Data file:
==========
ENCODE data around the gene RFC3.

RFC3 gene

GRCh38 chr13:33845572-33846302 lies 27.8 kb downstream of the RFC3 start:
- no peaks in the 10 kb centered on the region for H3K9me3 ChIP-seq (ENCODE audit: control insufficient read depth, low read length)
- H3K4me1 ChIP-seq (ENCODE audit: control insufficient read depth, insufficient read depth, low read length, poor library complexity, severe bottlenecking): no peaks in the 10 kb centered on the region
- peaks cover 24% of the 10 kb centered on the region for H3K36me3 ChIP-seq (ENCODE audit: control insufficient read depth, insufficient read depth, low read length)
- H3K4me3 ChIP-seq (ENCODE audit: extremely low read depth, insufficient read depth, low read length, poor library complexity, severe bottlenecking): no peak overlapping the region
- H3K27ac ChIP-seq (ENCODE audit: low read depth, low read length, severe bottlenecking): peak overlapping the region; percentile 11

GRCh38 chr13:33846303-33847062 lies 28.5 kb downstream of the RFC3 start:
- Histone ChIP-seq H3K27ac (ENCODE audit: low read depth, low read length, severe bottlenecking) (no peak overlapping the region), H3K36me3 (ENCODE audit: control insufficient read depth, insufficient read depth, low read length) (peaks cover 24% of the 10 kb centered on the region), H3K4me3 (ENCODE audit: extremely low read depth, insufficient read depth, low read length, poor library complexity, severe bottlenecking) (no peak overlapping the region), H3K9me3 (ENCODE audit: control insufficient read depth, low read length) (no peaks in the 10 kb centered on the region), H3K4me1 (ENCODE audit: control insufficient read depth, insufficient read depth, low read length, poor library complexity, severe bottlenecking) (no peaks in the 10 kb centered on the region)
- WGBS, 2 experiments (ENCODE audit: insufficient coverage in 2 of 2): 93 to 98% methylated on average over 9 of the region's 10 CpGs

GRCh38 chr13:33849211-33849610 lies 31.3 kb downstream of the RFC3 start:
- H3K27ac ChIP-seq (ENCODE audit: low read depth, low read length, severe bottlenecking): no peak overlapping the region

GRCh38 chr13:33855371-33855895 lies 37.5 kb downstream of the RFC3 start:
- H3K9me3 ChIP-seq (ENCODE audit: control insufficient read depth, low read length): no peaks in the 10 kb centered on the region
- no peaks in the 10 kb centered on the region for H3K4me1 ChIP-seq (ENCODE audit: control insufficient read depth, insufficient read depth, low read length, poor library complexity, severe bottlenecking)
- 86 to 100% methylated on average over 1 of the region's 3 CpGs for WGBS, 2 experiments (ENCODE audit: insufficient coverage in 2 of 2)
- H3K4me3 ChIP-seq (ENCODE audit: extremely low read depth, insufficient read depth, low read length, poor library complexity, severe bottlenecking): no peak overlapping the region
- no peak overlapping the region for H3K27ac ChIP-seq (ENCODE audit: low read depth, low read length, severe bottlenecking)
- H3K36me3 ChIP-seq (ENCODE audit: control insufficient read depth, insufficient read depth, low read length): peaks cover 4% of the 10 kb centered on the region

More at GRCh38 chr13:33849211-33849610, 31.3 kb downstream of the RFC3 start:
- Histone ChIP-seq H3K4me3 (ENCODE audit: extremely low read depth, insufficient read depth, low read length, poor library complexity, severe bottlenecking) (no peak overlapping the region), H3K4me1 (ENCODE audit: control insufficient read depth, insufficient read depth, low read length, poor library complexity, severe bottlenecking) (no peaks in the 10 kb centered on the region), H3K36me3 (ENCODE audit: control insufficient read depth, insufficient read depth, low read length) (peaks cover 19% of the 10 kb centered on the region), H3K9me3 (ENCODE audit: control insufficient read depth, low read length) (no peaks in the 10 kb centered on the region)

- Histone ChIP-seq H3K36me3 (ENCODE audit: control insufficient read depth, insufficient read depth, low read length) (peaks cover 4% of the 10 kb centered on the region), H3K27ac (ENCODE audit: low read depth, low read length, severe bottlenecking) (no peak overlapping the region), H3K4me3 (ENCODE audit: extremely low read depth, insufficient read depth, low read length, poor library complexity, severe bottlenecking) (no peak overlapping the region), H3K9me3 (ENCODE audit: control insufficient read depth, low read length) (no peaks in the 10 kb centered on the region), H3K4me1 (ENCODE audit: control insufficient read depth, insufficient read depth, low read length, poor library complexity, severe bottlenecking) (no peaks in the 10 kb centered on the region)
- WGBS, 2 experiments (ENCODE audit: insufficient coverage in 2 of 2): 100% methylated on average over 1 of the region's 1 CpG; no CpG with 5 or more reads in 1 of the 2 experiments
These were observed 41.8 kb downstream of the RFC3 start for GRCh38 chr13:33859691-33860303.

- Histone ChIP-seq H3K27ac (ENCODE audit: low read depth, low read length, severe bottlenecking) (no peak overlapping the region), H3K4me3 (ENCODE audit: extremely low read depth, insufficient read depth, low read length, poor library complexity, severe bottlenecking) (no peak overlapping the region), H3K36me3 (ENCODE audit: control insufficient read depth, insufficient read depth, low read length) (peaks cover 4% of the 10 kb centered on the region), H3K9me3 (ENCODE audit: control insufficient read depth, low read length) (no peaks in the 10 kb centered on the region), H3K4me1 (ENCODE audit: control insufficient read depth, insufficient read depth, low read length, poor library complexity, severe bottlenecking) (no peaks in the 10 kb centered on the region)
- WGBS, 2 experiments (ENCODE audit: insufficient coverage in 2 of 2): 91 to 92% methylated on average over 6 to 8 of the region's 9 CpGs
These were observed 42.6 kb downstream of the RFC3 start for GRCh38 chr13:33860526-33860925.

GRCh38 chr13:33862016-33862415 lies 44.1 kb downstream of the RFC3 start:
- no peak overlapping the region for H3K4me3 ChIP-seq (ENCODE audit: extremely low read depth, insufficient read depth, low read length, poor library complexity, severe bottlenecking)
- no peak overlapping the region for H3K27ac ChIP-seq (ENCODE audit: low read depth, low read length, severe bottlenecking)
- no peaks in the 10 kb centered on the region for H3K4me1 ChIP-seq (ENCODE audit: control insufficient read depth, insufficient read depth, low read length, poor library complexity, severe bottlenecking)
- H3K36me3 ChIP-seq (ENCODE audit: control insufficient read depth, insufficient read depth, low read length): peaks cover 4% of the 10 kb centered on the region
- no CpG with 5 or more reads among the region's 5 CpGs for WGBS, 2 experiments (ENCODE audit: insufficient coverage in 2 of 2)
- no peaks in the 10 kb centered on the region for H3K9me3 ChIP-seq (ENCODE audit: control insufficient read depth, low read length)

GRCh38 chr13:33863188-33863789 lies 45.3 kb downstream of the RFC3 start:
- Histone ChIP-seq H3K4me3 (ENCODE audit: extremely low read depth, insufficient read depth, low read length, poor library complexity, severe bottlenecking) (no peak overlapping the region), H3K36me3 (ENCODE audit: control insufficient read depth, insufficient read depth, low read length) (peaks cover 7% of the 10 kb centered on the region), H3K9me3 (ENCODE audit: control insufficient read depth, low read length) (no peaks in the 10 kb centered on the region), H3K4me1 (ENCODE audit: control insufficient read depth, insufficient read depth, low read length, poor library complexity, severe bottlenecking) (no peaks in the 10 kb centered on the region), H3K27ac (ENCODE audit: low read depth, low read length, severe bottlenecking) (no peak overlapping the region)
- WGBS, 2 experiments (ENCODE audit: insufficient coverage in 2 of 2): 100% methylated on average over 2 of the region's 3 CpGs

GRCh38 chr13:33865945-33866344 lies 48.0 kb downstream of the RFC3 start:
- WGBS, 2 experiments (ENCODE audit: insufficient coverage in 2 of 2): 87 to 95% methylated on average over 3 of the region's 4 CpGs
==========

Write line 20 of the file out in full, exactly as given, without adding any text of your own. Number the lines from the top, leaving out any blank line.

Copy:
- H3K36me3 ChIP-seq (ENCODE audit: control insufficient read depth, insufficient read depth, low read length): peaks cover 4% of the 10 kb centered on the region